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John Chrysostom 250px

Given the nickname “Golden Mouthed,” St. John “Chrysostom” was a well-known preacher and Archbishop of Constantinople during the second part of the 4th century. His sermon on John 3:16 is just as powerful after 1,600 years, perhaps even more so given our increased individual and societal wealth. Jesus’ message hasn’t changed or become more palatable over the millennia:

“God so loved the world that He gave His Only-begotten Son, that whosoever believes in Him should not perish, but have everlasting life.”

What He says, is of this kind: Marvel not that I am to be lifted up that you may be saved, for this seems good to the Father, and He has so loved you as to give His Son for slaves, and ungrateful slaves. Yet a man would not do this even for a friend, nor readily even for a righteous man; as Paul has declared when he said,Scarcely for a righteous man will one die. (Romans 5:7) Now he spoke at greater length, as speaking to believers, but here Christ speaks concisely, because His discourse was directed to Nicodemus, but still in a more significant manner, for each word had much significance. For by the expression, so loved, and that other, God the world, He shows the great strength of His love. Large and infinite was the interval between the two. He, the immortal, who is without beginning, the Infinite Majesty, they but dust and ashes, full of ten thousand sins, who, ungrateful, have at all times offended Him; and these He loved. Again, the words which He added after these are alike significant, when He says, that He gave His Only-begotten Son, not a servant, not an Angel, not an Archangel. And yet no one would show such anxiety for his own child, as God did for His ungrateful servants.

His Passion then He sets before him not very openly, but rather darkly; but the advantage of the Passion He adds in a clearer manner, saying, That every one that believes in Him. should not perish, but have everlasting life. For when He had said, must be lifted up, and alluded to death, lest the hearer should be made downcast by these words, forming some mere human opinions concerning Him, and supposing that His death was a ceasing to be, observe how He sets this right, by saying, that He that was given was The Son of God, and the cause of life, of everlasting life. He who procured life for others by death, would not Himself be continually in death; for if they who believed on the Crucified perish not, much less does He perish who is crucified. He who takes away the destitution of others much more is He free from it; He who gives life to others, much more to Himself does He well forth life. Do you see that everywhere there is need of faith? For He calls the Cross the fountain of life; which reason cannot easily allow, as the heathens now by their mocking testify. But faith which goes beyond the weakness of reasoning, may easily receive and retain it. And whence did God so love the world? From no other source but only from his goodness.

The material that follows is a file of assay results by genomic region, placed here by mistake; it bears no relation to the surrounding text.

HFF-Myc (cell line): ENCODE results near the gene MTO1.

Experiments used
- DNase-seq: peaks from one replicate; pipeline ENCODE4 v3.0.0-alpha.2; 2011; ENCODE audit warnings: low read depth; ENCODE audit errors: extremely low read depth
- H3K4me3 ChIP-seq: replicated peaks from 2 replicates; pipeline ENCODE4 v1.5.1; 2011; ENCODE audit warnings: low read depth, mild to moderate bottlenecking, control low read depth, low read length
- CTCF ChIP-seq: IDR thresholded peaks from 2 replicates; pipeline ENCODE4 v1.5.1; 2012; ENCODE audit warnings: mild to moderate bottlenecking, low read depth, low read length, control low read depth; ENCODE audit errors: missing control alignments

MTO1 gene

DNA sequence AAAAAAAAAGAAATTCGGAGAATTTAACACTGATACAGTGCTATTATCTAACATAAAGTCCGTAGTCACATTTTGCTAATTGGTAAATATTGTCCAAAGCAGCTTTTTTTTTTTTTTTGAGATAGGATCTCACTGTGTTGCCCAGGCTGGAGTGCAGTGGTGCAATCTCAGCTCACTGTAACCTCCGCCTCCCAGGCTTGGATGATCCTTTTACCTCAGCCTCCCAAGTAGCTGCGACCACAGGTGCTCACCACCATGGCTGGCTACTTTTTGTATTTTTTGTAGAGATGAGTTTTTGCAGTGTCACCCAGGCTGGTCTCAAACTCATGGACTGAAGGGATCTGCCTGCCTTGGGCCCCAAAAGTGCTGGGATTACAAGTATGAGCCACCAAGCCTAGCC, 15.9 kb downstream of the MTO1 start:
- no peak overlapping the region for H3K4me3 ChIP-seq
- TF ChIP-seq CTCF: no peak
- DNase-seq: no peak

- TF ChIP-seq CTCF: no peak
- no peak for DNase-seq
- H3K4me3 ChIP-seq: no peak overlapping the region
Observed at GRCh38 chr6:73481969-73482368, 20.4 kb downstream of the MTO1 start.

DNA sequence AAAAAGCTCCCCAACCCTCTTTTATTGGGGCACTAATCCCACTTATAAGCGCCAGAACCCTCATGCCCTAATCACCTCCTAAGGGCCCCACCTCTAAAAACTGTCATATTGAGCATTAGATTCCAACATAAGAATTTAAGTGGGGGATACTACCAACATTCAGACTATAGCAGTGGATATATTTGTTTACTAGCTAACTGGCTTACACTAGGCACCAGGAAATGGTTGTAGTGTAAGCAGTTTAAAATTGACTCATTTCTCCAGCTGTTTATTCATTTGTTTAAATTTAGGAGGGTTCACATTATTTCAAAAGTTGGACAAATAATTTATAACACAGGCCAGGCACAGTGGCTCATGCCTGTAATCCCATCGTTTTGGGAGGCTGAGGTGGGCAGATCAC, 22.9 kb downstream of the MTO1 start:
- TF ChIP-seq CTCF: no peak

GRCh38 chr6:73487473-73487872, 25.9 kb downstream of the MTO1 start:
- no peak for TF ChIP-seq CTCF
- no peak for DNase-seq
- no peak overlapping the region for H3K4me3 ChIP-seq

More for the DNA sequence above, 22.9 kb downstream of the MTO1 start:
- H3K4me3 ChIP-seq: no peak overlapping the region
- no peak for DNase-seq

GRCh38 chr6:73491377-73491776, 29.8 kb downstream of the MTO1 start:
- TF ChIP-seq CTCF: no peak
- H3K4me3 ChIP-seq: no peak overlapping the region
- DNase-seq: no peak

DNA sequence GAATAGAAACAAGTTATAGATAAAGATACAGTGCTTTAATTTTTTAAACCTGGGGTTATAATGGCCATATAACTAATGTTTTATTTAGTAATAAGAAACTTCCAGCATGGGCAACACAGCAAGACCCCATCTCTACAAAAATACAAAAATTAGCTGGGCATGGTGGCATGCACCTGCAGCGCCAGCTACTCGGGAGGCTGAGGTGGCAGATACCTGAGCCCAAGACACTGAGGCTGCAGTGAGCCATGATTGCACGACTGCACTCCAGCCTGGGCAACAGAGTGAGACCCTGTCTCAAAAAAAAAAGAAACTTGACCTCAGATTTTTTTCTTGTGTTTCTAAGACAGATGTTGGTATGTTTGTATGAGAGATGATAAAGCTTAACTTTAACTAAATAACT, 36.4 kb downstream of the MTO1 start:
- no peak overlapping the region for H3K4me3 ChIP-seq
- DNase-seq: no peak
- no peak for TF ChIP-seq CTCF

Let us now be abashed at His love, let us be ashamed at the excess of His lovingkindness, since He for our sakes spared not His Only-begotten Son, yet we spare our wealth to our own injury; He for us gave His Own Son, but we for Him do not so much as despise money, nor even for ourselves. And how can these things deserve pardon? If we see a man submitting to sufferings and death for us, we set him before all others, count him among our chief friends, place in his hands all that is ours, and deem it rather his than ours, and even so do not think that we give him the return that he deserves. But towards Christ we do not preserve even this degree of right feeling. He laid down His life for us, and poured forth His precious Blood for our sakes, who were neither well-disposed nor good, while we do not pour out even our money for our own sakes, and neglect Him who died for us, when He is naked and a stranger; and who shall deliver us from the punishment that is to come? For suppose that it were not God that punishes, but that we punished ourselves; should we not give our vote against ourselves? Should we not sentence ourselves to the very fire of hell, for allowing Him who laid down His life for us, to pine with hunger? But why speak I of money? Had we ten thousand lives, ought we not to lay them all down for Him? And yet not even so could we do what His benefits deserve. For he who confers a benefit in the first instance, gives evident proof of his kindness, but he who has received one, whatever return he makes, he repays as a debt, and does not bestow as a favor; especially when he who did the first good turn was benefiting his enemies. And he who repays both bestows his gifts on a benefactor, and himself reaps their fruit besides. But not even this induces us; more foolish are we than any, putting golden necklaces about our servants and mules and horses, and neglecting our Lord who goes about naked, and passes from door to door, and ever stands at our outlets, and stretches forth His hands to us, but often regarding Him with unpitying eye; yet these very things He undergoes for our sake. Gladly does He hunger that you may be fed; naked does He go that He may provide for you the materials for a garment of incorruption, yet not even so do you give up any of your own. Some of your garments are moth-eaten, others are a load to your coffers, and a needless trouble to their possessors, while He who gave you these and all else that you possess goes naked.